Block on Trump's Asylum Ban Upheld by Supreme Court
As noticed by millions in Washington D.C. and around the world, President Obama's oath of office featured a bit of a stumble yesterday. Chief Justice John Roberts misstated the oath, throwing off Obama, who completed the oath slightly differently than it is stated in the constitution. Now many have asked: should Obama retake the oath of office?
Article II of the Constitution states: "Before he enter on the Execution of his Office, he shall take the following Oath or Affirmation: 'I do solemnly swear (or affirm) that I will faithfully execute the Office of President of the United States, and will to the best of my Ability, preserve, protect and defend the Constitution of the United States.'"
Instead of "I do solemnly swear that I will faithfully execute the Office of President of the United States," Justice Roberts prompted Obama to swear that he would "execute the office of President to the United States faithfully," misplacing "faithfully" and using an errant preposition. Obama correctly said "President of the United States," but repeated Roberts' mistaken placement of "faithfully."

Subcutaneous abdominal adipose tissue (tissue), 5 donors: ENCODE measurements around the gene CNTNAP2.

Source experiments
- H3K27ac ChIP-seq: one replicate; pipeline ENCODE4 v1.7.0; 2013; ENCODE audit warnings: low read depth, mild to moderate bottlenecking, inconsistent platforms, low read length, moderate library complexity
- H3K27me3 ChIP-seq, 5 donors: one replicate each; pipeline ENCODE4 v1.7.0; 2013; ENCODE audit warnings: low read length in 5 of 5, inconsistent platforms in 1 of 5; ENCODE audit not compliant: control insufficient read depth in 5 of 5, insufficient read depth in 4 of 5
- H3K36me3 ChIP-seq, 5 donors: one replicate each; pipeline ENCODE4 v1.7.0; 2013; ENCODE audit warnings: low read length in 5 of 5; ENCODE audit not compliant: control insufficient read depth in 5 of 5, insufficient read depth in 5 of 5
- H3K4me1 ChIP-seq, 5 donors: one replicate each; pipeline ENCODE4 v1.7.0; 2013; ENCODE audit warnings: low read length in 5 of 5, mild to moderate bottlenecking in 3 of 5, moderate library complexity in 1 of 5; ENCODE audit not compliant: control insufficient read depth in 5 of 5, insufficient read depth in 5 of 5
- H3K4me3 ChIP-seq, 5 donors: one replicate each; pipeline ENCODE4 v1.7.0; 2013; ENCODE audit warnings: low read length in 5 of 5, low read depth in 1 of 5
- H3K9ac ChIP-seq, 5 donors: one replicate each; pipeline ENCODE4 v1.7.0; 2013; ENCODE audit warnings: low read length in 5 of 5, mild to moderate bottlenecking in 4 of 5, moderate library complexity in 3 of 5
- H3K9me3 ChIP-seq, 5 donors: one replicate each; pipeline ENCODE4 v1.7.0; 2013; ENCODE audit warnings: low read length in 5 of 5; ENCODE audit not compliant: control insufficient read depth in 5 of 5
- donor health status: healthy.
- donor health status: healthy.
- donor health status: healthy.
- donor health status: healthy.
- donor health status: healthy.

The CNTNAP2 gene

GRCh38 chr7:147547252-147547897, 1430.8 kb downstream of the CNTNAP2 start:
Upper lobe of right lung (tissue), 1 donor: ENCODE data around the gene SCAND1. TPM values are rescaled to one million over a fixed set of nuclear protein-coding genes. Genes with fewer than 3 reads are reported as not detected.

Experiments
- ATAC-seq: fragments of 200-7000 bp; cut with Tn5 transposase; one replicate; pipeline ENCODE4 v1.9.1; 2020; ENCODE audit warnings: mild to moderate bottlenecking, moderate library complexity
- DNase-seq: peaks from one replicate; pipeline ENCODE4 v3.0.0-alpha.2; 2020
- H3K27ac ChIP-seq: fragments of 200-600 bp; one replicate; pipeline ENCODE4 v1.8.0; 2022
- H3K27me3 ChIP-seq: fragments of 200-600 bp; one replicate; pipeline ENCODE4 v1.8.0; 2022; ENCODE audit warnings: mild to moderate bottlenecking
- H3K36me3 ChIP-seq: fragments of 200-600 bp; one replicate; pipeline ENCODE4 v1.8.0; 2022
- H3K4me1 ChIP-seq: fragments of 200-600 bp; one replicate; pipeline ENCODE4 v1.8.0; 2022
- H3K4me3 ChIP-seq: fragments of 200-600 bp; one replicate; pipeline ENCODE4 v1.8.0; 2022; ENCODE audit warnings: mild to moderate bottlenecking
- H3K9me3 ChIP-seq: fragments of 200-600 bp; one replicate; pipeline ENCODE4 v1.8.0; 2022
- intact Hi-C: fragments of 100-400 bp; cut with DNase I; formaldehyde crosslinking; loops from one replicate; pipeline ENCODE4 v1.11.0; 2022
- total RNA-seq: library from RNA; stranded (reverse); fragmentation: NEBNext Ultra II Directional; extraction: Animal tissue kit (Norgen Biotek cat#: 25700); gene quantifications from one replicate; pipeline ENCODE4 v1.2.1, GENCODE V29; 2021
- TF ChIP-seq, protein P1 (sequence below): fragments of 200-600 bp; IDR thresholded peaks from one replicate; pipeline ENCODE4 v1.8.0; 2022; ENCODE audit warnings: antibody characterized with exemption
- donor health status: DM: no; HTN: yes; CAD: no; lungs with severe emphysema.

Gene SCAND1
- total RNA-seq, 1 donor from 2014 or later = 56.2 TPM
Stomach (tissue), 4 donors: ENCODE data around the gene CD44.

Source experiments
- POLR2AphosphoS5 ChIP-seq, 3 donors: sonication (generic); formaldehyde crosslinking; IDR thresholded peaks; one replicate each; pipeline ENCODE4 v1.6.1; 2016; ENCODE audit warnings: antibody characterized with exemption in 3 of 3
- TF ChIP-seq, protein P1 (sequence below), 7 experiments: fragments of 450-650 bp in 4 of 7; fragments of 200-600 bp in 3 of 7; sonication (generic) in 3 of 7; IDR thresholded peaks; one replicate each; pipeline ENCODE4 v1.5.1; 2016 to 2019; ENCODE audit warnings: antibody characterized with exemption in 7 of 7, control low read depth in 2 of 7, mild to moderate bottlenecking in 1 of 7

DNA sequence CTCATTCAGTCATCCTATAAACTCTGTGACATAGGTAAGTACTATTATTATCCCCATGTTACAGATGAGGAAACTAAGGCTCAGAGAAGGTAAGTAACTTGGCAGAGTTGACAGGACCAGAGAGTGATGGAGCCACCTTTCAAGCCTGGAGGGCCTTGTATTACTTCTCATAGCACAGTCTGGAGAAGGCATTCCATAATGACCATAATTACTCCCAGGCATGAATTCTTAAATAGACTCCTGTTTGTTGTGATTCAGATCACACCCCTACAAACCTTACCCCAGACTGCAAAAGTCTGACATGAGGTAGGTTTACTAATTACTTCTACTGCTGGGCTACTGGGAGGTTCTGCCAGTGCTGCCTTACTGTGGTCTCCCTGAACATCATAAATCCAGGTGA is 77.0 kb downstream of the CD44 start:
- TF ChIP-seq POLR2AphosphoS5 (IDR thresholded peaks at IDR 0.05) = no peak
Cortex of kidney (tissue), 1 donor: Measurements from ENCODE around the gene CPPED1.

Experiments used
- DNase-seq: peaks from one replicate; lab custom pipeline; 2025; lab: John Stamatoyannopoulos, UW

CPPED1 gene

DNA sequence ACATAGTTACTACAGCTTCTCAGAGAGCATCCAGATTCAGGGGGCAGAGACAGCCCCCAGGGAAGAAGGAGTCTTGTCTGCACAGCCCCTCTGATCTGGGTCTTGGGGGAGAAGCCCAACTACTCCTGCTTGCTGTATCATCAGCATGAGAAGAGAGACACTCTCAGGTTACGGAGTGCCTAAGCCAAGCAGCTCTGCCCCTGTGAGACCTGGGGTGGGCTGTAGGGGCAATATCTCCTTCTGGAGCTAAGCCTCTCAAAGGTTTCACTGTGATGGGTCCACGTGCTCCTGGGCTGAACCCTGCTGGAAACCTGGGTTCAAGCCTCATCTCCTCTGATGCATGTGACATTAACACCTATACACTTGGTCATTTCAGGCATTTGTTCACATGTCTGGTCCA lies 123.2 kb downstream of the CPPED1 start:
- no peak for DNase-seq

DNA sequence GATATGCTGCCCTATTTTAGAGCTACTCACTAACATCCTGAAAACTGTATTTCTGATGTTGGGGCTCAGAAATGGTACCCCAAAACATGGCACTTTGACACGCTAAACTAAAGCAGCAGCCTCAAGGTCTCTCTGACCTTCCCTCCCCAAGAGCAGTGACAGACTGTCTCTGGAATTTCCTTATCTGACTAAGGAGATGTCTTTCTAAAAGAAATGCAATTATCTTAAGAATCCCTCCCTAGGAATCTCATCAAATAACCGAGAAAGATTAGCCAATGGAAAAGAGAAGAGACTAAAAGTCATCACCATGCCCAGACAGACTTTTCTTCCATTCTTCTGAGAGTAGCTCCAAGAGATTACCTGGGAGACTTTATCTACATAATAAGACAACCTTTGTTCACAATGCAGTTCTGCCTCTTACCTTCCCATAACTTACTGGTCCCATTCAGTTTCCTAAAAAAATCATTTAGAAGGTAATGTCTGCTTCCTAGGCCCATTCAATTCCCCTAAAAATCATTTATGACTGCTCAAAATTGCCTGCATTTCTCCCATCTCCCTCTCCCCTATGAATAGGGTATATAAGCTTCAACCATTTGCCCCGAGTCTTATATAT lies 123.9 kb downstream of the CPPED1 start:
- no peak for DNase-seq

Though it seems a matter of minor misplaced words which basically say the same thing, numerous legal experts are suggesting that Obama take the oath of office again just to be safe. As noted by George Washington University Constitutional law professor Jonathan Turley, the Constitution puts the Presidential oath in quotations, indicating that exact wording is important.
Retaking the oath could happen quickly and in private. The San Francisco Chronicle notes that both presidents Calvin Coolidge and Chester Arthur retook their oaths in private. As Professor Turley told the Chronicle, Obama should probably retake the oath to take care of what he referred to as "the chief justice's version of a wardrobe malfunction."
According to CBS News, White House press secretary Robert Gibbs has said Obama has no plans to retake the oath.
As noted by the LA Time Opinion LA, Justice Roberts also included an extra bit of oath not present in the constitution, but which presidents have come to volunteer themselves: the "so help me God" part. Presidents typically tack this on at the end. Obama included it after prompting by Roberts, who asked "so help you God?"